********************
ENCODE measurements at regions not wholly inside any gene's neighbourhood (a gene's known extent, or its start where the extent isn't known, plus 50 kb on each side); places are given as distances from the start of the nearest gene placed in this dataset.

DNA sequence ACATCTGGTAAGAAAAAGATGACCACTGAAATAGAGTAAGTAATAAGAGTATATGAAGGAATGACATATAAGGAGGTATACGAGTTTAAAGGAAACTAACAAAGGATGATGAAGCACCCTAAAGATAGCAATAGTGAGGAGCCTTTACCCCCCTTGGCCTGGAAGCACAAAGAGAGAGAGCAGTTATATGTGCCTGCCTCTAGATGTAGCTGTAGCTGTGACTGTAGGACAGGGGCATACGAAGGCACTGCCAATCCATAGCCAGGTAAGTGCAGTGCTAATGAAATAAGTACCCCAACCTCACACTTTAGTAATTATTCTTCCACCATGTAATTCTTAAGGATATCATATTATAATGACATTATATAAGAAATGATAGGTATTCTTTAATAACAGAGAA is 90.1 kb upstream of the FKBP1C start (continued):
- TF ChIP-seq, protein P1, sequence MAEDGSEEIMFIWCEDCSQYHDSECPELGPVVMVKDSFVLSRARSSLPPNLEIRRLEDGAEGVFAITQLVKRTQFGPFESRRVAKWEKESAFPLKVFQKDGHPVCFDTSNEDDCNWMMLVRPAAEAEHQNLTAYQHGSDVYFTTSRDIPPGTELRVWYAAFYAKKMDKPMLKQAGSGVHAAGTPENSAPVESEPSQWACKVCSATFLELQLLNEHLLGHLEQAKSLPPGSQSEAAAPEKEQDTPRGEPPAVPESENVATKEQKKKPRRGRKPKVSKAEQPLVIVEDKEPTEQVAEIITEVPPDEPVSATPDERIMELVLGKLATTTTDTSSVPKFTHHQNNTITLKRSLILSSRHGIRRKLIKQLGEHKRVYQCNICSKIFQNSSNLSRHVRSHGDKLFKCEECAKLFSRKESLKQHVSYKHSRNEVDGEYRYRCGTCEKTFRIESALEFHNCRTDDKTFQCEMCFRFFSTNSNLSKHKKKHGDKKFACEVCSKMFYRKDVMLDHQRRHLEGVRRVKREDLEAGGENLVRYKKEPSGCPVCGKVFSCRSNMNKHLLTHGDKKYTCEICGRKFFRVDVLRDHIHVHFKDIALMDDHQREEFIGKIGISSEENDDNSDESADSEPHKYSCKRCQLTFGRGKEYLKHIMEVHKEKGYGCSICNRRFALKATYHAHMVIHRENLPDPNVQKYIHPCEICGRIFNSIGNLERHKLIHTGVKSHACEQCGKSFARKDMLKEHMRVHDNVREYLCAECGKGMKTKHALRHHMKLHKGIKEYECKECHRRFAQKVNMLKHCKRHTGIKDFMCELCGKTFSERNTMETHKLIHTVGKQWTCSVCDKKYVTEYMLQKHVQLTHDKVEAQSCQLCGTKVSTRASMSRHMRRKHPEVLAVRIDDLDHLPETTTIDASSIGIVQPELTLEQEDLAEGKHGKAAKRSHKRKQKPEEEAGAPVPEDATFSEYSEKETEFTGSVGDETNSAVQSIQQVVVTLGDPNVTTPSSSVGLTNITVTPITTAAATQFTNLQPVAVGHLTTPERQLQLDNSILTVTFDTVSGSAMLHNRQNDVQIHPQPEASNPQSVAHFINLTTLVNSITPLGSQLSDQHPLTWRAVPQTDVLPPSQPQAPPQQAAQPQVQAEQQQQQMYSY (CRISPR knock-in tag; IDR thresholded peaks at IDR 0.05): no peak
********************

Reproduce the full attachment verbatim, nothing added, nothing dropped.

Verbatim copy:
ENCODE measurements at regions not wholly inside any gene's neighbourhood (a gene's known extent, or its start where the extent isn't known, plus 50 kb on each side); places are given as distances from the start of the nearest gene placed in this dataset.

DNA sequence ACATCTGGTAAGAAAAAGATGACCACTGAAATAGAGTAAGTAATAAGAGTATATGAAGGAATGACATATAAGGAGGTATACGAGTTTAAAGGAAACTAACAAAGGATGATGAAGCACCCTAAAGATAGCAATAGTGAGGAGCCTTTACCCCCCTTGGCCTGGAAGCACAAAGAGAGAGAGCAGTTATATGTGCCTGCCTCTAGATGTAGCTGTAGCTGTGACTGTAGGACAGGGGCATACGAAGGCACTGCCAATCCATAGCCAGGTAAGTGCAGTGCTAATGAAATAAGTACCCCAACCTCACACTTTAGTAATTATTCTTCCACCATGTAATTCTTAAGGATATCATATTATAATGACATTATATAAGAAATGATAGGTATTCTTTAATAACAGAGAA is 90.1 kb upstream of the FKBP1C start (continued):
- TF ChIP-seq, protein P1, sequence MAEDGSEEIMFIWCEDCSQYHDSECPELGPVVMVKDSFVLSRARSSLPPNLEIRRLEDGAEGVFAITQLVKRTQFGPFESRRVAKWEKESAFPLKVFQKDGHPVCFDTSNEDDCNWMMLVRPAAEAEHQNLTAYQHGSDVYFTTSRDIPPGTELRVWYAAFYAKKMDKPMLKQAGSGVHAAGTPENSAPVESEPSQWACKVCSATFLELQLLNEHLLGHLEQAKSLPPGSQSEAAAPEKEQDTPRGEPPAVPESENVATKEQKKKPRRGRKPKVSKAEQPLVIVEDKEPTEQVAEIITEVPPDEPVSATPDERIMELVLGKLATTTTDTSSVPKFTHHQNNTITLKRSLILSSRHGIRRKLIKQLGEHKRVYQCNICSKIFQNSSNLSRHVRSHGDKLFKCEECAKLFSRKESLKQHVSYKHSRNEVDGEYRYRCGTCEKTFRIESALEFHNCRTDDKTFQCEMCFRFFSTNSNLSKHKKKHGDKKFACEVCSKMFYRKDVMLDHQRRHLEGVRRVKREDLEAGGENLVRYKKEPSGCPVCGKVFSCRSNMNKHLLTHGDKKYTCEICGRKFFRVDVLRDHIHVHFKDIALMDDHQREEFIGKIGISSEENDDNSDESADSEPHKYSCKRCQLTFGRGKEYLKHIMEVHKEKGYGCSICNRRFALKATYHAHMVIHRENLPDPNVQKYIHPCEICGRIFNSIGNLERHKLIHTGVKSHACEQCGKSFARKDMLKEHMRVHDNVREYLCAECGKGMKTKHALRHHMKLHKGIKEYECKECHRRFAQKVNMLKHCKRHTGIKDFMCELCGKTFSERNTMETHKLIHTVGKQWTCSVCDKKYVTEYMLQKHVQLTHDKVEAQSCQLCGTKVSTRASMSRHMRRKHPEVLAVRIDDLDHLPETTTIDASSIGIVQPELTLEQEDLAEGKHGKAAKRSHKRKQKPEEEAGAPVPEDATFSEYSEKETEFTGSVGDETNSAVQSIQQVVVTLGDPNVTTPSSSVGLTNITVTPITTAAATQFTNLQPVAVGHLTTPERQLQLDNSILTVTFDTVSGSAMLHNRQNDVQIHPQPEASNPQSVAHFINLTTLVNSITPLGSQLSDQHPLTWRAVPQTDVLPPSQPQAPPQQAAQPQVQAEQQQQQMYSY (CRISPR knock-in tag; IDR thresholded peaks at IDR 0.05): no peak